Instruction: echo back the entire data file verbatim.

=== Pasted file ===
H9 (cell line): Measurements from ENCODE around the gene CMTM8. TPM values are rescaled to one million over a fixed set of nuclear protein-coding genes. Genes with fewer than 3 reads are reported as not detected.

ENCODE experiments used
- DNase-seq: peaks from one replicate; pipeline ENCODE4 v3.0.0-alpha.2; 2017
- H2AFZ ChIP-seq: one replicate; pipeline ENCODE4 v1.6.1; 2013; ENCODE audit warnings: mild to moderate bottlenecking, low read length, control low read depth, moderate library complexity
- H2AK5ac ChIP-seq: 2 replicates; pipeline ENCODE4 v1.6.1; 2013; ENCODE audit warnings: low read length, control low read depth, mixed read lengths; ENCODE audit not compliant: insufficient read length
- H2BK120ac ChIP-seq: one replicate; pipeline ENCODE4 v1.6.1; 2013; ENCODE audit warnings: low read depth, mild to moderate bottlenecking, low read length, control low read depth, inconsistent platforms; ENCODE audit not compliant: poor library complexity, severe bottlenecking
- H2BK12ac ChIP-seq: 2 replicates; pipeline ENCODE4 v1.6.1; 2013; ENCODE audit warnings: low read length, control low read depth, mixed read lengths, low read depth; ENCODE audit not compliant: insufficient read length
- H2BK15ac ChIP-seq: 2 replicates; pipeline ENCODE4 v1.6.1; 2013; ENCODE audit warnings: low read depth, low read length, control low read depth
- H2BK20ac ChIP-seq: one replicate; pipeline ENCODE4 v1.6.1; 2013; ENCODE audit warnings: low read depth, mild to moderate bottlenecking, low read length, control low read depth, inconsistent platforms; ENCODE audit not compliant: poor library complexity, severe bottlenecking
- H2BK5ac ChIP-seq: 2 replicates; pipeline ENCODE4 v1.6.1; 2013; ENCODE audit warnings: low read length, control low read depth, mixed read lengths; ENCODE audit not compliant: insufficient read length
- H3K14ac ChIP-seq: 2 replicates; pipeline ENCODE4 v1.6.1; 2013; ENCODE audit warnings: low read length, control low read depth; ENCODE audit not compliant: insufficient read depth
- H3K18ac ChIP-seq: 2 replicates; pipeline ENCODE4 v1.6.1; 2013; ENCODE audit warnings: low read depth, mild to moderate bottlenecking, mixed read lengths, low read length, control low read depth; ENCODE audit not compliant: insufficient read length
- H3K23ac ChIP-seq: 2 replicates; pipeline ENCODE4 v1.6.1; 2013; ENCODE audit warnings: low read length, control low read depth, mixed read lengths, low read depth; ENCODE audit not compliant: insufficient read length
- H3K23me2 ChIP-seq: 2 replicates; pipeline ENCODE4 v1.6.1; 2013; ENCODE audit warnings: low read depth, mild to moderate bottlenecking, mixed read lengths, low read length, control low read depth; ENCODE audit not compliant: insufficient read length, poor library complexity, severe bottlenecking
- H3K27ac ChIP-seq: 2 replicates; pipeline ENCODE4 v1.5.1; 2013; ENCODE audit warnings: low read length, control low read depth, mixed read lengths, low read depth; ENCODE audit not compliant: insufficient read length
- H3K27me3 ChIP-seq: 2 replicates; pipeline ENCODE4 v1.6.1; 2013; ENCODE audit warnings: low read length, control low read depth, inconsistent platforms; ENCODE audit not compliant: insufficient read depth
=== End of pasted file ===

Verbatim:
H9 (cell line): Measurements from ENCODE around the gene CMTM8. TPM values are rescaled to one million over a fixed set of nuclear protein-coding genes. Genes with fewer than 3 reads are reported as not detected.

ENCODE experiments used
- DNase-seq: peaks from one replicate; pipeline ENCODE4 v3.0.0-alpha.2; 2017
- H2AFZ ChIP-seq: one replicate; pipeline ENCODE4 v1.6.1; 2013; ENCODE audit warnings: mild to moderate bottlenecking, low read length, control low read depth, moderate library complexity
- H2AK5ac ChIP-seq: 2 replicates; pipeline ENCODE4 v1.6.1; 2013; ENCODE audit warnings: low read length, control low read depth, mixed read lengths; ENCODE audit not compliant: insufficient read length
- H2BK120ac ChIP-seq: one replicate; pipeline ENCODE4 v1.6.1; 2013; ENCODE audit warnings: low read depth, mild to moderate bottlenecking, low read length, control low read depth, inconsistent platforms; ENCODE audit not compliant: poor library complexity, severe bottlenecking
- H2BK12ac ChIP-seq: 2 replicates; pipeline ENCODE4 v1.6.1; 2013; ENCODE audit warnings: low read length, control low read depth, mixed read lengths, low read depth; ENCODE audit not compliant: insufficient read length
- H2BK15ac ChIP-seq: 2 replicates; pipeline ENCODE4 v1.6.1; 2013; ENCODE audit warnings: low read depth, low read length, control low read depth
- H2BK20ac ChIP-seq: one replicate; pipeline ENCODE4 v1.6.1; 2013; ENCODE audit warnings: low read depth, mild to moderate bottlenecking, low read length, control low read depth, inconsistent platforms; ENCODE audit not compliant: poor library complexity, severe bottlenecking
- H2BK5ac ChIP-seq: 2 replicates; pipeline ENCODE4 v1.6.1; 2013; ENCODE audit warnings: low read length, control low read depth, mixed read lengths; ENCODE audit not compliant: insufficient read length
- H3K14ac ChIP-seq: 2 replicates; pipeline ENCODE4 v1.6.1; 2013; ENCODE audit warnings: low read length, control low read depth; ENCODE audit not compliant: insufficient read depth
- H3K18ac ChIP-seq: 2 replicates; pipeline ENCODE4 v1.6.1; 2013; ENCODE audit warnings: low read depth, mild to moderate bottlenecking, mixed read lengths, low read length, control low read depth; ENCODE audit not compliant: insufficient read length
- H3K23ac ChIP-seq: 2 replicates; pipeline ENCODE4 v1.6.1; 2013; ENCODE audit warnings: low read length, control low read depth, mixed read lengths, low read depth; ENCODE audit not compliant: insufficient read length
- H3K23me2 ChIP-seq: 2 replicates; pipeline ENCODE4 v1.6.1; 2013; ENCODE audit warnings: low read depth, mild to moderate bottlenecking, mixed read lengths, low read length, control low read depth; ENCODE audit not compliant: insufficient read length, poor library complexity, severe bottlenecking
- H3K27ac ChIP-seq: 2 replicates; pipeline ENCODE4 v1.5.1; 2013; ENCODE audit warnings: low read length, control low read depth, mixed read lengths, low read depth; ENCODE audit not compliant: insufficient read length
- H3K27me3 ChIP-seq: 2 replicates; pipeline ENCODE4 v1.6.1; 2013; ENCODE audit warnings: low read length, control low read depth, inconsistent platforms; ENCODE audit not compliant: insufficient read depth